Howard Pearlstein is the author of 10 picture books that have been translated into five languages and an advertising copywriter who has worked on some of the world’s most popular brands, including Toyota, Verizon and Mitsubishi. A California native, Howard now lives in Birmingham, Alabama, with his wife, Debi. Howard has three daughters, Amanda, Jacquie and Emily, who live across the country, and one dog, Maeby, who still lives at home. Visit Howard's website to learn more about him and his books.
1. How did you begin your journey as an author?
My picture book career began in 2018. I was an advertising creative director at the time, but I was listening to a podcast on my way home from work and the guest said something along the lines of, “We spend our best years giving our creativity away to other people.” I can’t remember the podcast or who the person was that said that, but it struck a chord with me. Advertising is literally just that – giving your creativity away to other people. I looked back at my career and was proud of the work I had done, but I had nothing personal to show for it. I started thinking about what I could do for myself and realized that ads are like little stories, where the words and pictures have to work together to communicate a message. I figured if I could do these little stories, I could write little stories for children.
When I got home, I told my wife I was going to write picture books. She of course supported me, but I actually had no idea how to do it. So, I Googled, “How to write a picture book.” That’s how my career began.
2. What’s the best piece of advice a mentor has given you?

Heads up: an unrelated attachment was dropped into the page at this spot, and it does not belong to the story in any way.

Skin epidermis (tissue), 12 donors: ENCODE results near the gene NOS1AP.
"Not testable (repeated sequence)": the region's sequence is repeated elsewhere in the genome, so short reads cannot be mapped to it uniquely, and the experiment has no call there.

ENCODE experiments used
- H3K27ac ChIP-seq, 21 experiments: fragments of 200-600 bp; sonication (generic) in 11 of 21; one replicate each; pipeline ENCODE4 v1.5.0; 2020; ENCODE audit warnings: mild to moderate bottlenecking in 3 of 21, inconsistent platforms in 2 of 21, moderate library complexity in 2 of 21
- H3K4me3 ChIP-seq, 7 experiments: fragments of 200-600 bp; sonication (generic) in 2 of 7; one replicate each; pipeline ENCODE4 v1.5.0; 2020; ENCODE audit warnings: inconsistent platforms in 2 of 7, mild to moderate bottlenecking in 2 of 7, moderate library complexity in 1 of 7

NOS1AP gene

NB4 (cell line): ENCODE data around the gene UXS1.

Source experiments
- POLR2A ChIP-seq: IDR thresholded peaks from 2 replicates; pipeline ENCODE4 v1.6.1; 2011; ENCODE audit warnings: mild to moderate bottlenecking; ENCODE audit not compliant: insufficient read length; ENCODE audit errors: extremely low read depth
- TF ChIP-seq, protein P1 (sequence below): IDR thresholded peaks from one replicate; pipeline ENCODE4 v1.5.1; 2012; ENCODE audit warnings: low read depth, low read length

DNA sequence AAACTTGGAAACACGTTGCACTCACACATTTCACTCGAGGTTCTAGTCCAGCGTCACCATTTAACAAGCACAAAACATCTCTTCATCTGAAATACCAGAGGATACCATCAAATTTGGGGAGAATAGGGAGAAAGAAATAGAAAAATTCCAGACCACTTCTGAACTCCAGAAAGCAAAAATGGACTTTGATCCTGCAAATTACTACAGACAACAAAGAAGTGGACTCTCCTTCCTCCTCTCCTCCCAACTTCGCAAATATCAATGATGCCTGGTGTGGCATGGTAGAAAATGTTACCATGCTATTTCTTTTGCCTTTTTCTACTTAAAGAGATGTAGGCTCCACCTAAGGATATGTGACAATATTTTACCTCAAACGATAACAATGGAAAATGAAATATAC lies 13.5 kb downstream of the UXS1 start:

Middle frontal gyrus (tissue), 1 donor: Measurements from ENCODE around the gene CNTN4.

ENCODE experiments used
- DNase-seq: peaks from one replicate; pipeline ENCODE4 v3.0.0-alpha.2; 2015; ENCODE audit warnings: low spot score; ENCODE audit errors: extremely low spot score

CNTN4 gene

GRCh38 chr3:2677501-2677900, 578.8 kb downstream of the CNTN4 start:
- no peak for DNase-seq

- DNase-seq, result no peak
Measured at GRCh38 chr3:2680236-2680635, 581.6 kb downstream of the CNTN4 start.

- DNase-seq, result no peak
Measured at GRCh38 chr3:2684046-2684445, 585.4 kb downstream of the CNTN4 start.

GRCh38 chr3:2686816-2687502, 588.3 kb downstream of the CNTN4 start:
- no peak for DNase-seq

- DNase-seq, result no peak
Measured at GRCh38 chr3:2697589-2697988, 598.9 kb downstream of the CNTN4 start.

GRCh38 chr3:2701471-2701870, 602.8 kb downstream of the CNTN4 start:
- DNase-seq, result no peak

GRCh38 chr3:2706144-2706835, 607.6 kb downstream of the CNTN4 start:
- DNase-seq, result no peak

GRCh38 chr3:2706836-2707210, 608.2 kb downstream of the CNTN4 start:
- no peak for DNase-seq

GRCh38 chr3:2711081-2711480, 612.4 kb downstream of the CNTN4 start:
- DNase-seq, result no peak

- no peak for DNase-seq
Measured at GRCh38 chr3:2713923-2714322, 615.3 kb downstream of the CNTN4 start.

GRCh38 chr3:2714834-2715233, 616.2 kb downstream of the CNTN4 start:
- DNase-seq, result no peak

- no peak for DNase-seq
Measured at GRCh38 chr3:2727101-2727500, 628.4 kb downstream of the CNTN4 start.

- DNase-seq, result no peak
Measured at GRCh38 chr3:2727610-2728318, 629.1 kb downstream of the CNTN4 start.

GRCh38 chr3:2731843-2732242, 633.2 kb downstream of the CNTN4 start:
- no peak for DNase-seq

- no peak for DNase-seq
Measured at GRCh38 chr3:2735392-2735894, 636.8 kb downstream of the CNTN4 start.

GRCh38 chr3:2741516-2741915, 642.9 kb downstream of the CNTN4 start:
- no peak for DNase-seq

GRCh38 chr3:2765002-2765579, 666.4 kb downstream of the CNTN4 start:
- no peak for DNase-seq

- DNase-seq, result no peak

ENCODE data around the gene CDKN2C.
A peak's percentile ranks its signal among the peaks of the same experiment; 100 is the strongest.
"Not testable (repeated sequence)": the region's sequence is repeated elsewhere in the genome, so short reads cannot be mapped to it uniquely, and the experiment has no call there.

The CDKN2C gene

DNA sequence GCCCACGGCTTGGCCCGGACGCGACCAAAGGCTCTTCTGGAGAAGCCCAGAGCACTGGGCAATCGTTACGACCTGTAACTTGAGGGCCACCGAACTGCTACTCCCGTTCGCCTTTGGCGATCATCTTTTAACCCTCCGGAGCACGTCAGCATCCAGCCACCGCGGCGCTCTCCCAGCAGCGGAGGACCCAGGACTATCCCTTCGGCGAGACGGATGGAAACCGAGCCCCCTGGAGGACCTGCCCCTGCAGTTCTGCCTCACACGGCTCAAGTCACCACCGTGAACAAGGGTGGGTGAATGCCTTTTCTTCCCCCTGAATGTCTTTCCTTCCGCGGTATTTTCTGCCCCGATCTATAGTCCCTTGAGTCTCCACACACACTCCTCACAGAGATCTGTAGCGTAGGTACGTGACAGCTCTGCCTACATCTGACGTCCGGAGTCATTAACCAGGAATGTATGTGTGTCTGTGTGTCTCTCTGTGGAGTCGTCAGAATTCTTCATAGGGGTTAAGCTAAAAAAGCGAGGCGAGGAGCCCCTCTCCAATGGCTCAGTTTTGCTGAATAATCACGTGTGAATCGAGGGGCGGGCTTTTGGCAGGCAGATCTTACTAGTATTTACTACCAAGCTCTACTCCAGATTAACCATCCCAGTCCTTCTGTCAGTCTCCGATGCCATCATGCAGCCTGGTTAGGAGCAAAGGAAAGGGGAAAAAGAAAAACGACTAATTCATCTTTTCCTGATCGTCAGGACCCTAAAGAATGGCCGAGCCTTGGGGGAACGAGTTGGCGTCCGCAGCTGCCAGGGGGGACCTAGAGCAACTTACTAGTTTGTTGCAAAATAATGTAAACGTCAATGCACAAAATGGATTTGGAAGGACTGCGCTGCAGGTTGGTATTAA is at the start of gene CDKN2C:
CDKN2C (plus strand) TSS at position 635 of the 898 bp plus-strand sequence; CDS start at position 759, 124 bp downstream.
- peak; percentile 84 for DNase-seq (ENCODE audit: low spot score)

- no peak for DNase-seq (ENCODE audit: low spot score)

"Writers write." It's a simple piece of advice, but that's what it means to be a writer. Without doing that, you'll always be "aspiring."
3. What advice would you give aspiring kidlit authors?
Don't stress about the rejections or take them personally. Orange Porange was my first book, published in 2020. Since then, I've written dozens of other manuscripts and my email is overflowing with nothing but rejections -- and I think all of these stories are better than Orange Porange. While the rejections are disappointing, they motivate me to write something better the next time.
4. Where did you get the idea for The Liebrary? What was your inspiration?
Driving home one day in April of 2021, I passed by a library and it occurred to me that the word “library” sounds the same whether it’s spelled correctly or “liebrary.”
Around that time, the term “fake news” was all over TV and social media and, unfortunately, a lot of people tended to believe whatever story aligned with their viewpoints – no matter how fantastical or unrealistic the stories might have been. I thought it would be interesting to tell a story about the consequences of believing everything you read without thinking critically about what is actually being said. I wanted to create a story that was fun and funny, but also showed the importance of using critical thinking skills when faced with unbelievable “facts.”
5. Was this always the title for this project? If not, what other titles did you consider and how did you land on this one?
From day one, The Liebrary was always the title for this project. No one in the process ever suggested changing it to anything else.
6. If you could tell readers one secret about this book, what would it be?
My secret is that I had a secret weapon for writing this book – my daughter Amanda. I wrote a draft and thought it was okay, but knew it could be better. My oldest daughter, Amanda, and I had already collaborated on one book, Tribeca, published by Marshall Cavendish, so I knew she could improve this story. Sure enough, she took my Corolla of a manuscript and transformed it into a Lexus. It was so much fun working together. We each saw ways to push the story and tweaked it for a few rounds over the course of a week – adding scenes, fine-tuning the rhyme and meter, brainstorming titles for the “liebrary” books and sharing our visions for the illustrations.